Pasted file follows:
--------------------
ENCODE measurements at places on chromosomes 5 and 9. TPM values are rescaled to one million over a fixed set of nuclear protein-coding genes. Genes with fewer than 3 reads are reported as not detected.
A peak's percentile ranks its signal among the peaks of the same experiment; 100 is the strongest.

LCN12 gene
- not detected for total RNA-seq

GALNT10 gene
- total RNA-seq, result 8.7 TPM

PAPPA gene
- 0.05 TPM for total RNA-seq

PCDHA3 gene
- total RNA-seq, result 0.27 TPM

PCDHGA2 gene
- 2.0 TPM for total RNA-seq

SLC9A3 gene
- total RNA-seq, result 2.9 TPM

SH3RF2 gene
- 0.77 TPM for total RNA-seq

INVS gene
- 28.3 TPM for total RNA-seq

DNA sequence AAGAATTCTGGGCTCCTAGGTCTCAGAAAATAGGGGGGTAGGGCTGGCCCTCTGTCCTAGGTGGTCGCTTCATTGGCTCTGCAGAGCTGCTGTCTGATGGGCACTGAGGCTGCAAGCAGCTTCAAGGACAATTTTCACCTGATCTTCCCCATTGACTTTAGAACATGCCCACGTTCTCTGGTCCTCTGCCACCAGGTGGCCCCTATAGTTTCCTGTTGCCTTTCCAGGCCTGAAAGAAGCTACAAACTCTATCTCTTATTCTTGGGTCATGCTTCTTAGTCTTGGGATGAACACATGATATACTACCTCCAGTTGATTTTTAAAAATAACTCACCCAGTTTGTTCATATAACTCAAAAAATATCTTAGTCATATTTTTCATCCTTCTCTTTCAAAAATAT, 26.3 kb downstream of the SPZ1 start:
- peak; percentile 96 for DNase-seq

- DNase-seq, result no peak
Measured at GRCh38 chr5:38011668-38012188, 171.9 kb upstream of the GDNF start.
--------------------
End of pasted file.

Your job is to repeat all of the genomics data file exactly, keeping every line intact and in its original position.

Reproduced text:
ENCODE measurements at places on chromosomes 5 and 9. TPM values are rescaled to one million over a fixed set of nuclear protein-coding genes. Genes with fewer than 3 reads are reported as not detected.
A peak's percentile ranks its signal among the peaks of the same experiment; 100 is the strongest.

LCN12 gene
- not detected for total RNA-seq

GALNT10 gene
- total RNA-seq, result 8.7 TPM

PAPPA gene
- 0.05 TPM for total RNA-seq

PCDHA3 gene
- total RNA-seq, result 0.27 TPM

PCDHGA2 gene
- 2.0 TPM for total RNA-seq

SLC9A3 gene
- total RNA-seq, result 2.9 TPM

SH3RF2 gene
- 0.77 TPM for total RNA-seq

INVS gene
- 28.3 TPM for total RNA-seq

DNA sequence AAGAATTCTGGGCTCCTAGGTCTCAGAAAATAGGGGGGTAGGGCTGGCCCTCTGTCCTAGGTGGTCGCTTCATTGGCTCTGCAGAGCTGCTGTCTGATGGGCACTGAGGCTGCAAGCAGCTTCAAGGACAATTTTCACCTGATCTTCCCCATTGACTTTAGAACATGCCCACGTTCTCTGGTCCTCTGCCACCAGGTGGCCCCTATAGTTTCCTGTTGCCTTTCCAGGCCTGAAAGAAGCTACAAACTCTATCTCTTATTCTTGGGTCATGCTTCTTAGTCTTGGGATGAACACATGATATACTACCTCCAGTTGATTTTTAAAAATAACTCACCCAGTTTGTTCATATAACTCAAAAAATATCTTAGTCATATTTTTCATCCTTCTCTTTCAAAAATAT, 26.3 kb downstream of the SPZ1 start:
- peak; percentile 96 for DNase-seq

- DNase-seq, result no peak
Measured at GRCh38 chr5:38011668-38012188, 171.9 kb upstream of the GDNF start.